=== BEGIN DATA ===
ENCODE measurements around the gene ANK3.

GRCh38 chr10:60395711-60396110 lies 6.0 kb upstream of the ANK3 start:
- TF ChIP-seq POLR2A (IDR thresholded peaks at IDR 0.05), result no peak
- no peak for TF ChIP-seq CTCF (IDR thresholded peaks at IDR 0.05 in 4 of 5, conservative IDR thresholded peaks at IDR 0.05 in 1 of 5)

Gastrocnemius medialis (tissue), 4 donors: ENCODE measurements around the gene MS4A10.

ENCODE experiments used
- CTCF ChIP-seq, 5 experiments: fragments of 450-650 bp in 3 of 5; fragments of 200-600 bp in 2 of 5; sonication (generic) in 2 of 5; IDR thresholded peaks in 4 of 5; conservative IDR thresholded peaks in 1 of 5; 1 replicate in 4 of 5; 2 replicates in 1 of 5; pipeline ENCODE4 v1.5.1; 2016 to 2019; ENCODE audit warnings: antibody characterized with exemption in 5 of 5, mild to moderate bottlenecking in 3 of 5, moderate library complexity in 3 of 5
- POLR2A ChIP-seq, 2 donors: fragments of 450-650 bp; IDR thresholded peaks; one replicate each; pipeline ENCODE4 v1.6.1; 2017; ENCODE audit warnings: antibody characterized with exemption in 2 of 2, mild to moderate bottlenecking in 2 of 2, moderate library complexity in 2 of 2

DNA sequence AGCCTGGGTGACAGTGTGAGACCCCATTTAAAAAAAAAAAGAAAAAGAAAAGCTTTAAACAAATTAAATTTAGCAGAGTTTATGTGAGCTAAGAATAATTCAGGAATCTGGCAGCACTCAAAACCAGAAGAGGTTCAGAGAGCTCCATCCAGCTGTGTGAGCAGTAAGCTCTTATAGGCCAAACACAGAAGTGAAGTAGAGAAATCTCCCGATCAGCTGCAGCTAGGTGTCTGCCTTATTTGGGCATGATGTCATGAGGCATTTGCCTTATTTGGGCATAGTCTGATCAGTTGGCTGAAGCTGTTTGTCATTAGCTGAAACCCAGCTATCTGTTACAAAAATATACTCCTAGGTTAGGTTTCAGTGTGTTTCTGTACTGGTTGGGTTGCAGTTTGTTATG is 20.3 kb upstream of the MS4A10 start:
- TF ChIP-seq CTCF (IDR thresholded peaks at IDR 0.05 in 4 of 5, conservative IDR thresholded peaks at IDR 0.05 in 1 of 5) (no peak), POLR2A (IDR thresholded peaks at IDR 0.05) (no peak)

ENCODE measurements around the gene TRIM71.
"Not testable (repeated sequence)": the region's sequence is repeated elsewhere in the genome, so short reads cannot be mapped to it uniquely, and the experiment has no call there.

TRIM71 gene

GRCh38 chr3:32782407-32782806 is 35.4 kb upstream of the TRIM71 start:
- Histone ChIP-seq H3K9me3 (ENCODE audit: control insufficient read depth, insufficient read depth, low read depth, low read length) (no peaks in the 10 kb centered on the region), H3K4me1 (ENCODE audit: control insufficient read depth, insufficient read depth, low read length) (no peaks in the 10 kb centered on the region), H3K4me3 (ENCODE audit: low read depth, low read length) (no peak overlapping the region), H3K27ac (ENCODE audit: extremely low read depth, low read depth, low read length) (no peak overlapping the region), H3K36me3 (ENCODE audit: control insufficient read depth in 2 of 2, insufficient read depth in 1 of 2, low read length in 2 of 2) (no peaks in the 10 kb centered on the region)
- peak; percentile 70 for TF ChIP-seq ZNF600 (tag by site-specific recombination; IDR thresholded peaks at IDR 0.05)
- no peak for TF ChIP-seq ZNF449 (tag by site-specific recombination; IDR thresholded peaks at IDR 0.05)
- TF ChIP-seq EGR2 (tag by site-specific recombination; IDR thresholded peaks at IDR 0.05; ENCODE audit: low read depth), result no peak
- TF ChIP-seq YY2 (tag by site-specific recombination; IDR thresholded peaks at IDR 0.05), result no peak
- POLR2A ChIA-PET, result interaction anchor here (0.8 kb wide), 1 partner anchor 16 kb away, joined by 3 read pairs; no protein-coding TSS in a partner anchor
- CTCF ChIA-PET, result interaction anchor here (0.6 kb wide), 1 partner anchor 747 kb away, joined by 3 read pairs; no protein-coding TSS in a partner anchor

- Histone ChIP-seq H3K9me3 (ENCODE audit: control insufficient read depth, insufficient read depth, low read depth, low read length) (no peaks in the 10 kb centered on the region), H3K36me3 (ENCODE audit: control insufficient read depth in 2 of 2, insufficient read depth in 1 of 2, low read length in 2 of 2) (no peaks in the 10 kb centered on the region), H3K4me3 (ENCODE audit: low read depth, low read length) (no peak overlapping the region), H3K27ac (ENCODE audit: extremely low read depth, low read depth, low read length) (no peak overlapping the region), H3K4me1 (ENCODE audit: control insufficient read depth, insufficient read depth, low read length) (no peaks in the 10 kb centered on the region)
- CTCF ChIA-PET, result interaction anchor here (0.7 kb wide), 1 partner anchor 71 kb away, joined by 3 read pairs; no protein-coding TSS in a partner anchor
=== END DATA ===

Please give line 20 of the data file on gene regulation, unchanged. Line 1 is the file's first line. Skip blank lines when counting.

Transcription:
- POLR2A ChIA-PET, result interaction anchor here (0.8 kb wide), 1 partner anchor 16 kb away, joined by 3 read pairs; no protein-coding TSS in a partner anchor